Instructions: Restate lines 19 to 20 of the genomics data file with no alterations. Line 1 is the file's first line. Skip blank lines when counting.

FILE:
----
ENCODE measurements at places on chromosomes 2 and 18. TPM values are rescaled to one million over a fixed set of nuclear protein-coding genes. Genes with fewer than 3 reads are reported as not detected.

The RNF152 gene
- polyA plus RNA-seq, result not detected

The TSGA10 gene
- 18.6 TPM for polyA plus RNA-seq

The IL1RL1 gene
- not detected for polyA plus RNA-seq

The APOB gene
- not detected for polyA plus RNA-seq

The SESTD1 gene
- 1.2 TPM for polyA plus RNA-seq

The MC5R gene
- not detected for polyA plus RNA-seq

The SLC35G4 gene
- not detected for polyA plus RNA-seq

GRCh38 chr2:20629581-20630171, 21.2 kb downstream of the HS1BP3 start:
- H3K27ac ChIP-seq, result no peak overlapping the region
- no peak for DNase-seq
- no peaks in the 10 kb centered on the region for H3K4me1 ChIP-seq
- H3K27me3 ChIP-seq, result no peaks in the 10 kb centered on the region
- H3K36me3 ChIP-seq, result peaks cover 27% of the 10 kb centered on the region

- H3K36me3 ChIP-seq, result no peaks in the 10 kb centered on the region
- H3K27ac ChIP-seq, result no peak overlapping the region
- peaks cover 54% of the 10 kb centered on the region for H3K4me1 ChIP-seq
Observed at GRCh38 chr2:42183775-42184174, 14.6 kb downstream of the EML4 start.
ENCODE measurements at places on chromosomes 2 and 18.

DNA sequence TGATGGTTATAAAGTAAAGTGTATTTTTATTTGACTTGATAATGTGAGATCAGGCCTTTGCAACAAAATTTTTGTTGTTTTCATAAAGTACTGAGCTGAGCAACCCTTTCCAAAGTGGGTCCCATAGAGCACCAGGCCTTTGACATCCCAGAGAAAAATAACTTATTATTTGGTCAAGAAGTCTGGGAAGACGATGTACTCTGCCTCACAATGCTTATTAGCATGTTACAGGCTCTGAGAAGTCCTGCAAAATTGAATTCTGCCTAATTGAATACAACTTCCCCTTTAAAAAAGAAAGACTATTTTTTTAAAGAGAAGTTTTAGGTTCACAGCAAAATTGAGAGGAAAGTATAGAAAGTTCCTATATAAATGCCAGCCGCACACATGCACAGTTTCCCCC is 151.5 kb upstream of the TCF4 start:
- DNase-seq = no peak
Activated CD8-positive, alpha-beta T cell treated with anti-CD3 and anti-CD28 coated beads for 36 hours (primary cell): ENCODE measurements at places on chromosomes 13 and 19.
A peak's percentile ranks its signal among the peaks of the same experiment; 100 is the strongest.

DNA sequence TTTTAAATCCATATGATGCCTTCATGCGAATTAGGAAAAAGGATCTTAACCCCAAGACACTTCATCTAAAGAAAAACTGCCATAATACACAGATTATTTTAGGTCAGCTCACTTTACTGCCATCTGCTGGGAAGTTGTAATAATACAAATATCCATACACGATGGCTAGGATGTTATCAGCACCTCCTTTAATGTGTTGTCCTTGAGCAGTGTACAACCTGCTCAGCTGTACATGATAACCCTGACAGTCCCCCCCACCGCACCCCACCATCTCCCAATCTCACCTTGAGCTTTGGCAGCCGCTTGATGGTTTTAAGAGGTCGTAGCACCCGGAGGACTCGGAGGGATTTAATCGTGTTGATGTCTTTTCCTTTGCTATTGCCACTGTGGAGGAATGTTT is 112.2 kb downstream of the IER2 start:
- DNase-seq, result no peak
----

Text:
- no peaks in the 10 kb centered on the region for H3K4me1 ChIP-seq
- H3K27me3 ChIP-seq, result no peaks in the 10 kb centered on the region